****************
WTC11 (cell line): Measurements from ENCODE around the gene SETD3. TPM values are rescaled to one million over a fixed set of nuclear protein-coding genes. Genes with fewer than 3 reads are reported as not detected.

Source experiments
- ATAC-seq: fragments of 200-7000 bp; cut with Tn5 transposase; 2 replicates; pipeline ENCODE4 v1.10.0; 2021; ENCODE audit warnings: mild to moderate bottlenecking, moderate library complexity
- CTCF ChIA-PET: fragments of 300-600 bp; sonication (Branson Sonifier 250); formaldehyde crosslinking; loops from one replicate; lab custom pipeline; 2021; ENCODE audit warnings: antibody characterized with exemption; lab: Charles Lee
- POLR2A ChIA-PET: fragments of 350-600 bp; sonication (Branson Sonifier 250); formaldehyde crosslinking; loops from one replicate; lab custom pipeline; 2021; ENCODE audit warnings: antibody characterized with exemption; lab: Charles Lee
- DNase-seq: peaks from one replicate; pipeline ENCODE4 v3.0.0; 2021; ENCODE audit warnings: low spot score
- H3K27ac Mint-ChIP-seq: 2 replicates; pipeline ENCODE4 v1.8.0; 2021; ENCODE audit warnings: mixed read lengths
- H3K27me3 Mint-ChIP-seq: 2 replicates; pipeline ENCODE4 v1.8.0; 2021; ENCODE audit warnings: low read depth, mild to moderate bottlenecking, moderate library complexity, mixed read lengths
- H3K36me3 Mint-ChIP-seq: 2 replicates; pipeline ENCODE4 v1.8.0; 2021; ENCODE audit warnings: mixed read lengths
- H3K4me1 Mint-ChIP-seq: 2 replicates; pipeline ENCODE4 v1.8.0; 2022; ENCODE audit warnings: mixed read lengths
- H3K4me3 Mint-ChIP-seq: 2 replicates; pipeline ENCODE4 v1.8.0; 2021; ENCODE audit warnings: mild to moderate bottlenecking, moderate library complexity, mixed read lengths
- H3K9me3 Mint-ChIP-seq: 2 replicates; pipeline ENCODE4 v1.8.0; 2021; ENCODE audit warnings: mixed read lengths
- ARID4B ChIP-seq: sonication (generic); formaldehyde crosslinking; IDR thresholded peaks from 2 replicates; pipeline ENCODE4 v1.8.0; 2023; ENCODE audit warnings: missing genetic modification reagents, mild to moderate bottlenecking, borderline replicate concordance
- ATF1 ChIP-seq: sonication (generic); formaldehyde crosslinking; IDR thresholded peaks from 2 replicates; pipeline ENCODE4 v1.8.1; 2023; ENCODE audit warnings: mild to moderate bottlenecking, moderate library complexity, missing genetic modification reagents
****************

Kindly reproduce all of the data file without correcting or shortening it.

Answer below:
WTC11 (cell line): Measurements from ENCODE around the gene SETD3. TPM values are rescaled to one million over a fixed set of nuclear protein-coding genes. Genes with fewer than 3 reads are reported as not detected.

Source experiments
- ATAC-seq: fragments of 200-7000 bp; cut with Tn5 transposase; 2 replicates; pipeline ENCODE4 v1.10.0; 2021; ENCODE audit warnings: mild to moderate bottlenecking, moderate library complexity
- CTCF ChIA-PET: fragments of 300-600 bp; sonication (Branson Sonifier 250); formaldehyde crosslinking; loops from one replicate; lab custom pipeline; 2021; ENCODE audit warnings: antibody characterized with exemption; lab: Charles Lee
- POLR2A ChIA-PET: fragments of 350-600 bp; sonication (Branson Sonifier 250); formaldehyde crosslinking; loops from one replicate; lab custom pipeline; 2021; ENCODE audit warnings: antibody characterized with exemption; lab: Charles Lee
- DNase-seq: peaks from one replicate; pipeline ENCODE4 v3.0.0; 2021; ENCODE audit warnings: low spot score
- H3K27ac Mint-ChIP-seq: 2 replicates; pipeline ENCODE4 v1.8.0; 2021; ENCODE audit warnings: mixed read lengths
- H3K27me3 Mint-ChIP-seq: 2 replicates; pipeline ENCODE4 v1.8.0; 2021; ENCODE audit warnings: low read depth, mild to moderate bottlenecking, moderate library complexity, mixed read lengths
- H3K36me3 Mint-ChIP-seq: 2 replicates; pipeline ENCODE4 v1.8.0; 2021; ENCODE audit warnings: mixed read lengths
- H3K4me1 Mint-ChIP-seq: 2 replicates; pipeline ENCODE4 v1.8.0; 2022; ENCODE audit warnings: mixed read lengths
- H3K4me3 Mint-ChIP-seq: 2 replicates; pipeline ENCODE4 v1.8.0; 2021; ENCODE audit warnings: mild to moderate bottlenecking, moderate library complexity, mixed read lengths
- H3K9me3 Mint-ChIP-seq: 2 replicates; pipeline ENCODE4 v1.8.0; 2021; ENCODE audit warnings: mixed read lengths
- ARID4B ChIP-seq: sonication (generic); formaldehyde crosslinking; IDR thresholded peaks from 2 replicates; pipeline ENCODE4 v1.8.0; 2023; ENCODE audit warnings: missing genetic modification reagents, mild to moderate bottlenecking, borderline replicate concordance
- ATF1 ChIP-seq: sonication (generic); formaldehyde crosslinking; IDR thresholded peaks from 2 replicates; pipeline ENCODE4 v1.8.1; 2023; ENCODE audit warnings: mild to moderate bottlenecking, moderate library complexity, missing genetic modification reagents